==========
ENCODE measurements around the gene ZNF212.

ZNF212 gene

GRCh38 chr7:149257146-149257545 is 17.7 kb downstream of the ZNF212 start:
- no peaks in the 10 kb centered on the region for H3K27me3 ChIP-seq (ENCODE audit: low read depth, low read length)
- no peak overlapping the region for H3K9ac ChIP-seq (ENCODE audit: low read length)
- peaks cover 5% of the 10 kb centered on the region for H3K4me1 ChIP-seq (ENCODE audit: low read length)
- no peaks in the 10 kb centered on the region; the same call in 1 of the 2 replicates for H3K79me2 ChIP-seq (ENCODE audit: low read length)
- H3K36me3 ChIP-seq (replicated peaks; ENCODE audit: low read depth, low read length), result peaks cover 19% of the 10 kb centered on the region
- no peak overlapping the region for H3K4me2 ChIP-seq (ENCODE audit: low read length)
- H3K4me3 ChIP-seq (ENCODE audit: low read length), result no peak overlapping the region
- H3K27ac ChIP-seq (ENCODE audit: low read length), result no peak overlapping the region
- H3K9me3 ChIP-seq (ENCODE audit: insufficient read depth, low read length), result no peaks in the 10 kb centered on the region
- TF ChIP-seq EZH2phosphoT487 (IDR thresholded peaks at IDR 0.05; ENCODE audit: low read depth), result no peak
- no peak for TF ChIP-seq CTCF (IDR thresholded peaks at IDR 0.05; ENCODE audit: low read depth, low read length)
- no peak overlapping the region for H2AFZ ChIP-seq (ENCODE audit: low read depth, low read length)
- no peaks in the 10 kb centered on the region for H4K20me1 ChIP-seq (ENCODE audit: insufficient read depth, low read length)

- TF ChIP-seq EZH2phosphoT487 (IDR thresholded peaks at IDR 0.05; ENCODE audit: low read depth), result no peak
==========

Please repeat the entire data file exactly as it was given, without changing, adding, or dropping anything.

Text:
ENCODE measurements around the gene ZNF212.

ZNF212 gene

GRCh38 chr7:149257146-149257545 is 17.7 kb downstream of the ZNF212 start:
- no peaks in the 10 kb centered on the region for H3K27me3 ChIP-seq (ENCODE audit: low read depth, low read length)
- no peak overlapping the region for H3K9ac ChIP-seq (ENCODE audit: low read length)
- peaks cover 5% of the 10 kb centered on the region for H3K4me1 ChIP-seq (ENCODE audit: low read length)
- no peaks in the 10 kb centered on the region; the same call in 1 of the 2 replicates for H3K79me2 ChIP-seq (ENCODE audit: low read length)
- H3K36me3 ChIP-seq (replicated peaks; ENCODE audit: low read depth, low read length), result peaks cover 19% of the 10 kb centered on the region
- no peak overlapping the region for H3K4me2 ChIP-seq (ENCODE audit: low read length)
- H3K4me3 ChIP-seq (ENCODE audit: low read length), result no peak overlapping the region
- H3K27ac ChIP-seq (ENCODE audit: low read length), result no peak overlapping the region
- H3K9me3 ChIP-seq (ENCODE audit: insufficient read depth, low read length), result no peaks in the 10 kb centered on the region
- TF ChIP-seq EZH2phosphoT487 (IDR thresholded peaks at IDR 0.05; ENCODE audit: low read depth), result no peak
- no peak for TF ChIP-seq CTCF (IDR thresholded peaks at IDR 0.05; ENCODE audit: low read depth, low read length)
- no peak overlapping the region for H2AFZ ChIP-seq (ENCODE audit: low read depth, low read length)
- no peaks in the 10 kb centered on the region for H4K20me1 ChIP-seq (ENCODE audit: insufficient read depth, low read length)

- TF ChIP-seq EZH2phosphoT487 (IDR thresholded peaks at IDR 0.05; ENCODE audit: low read depth), result no peak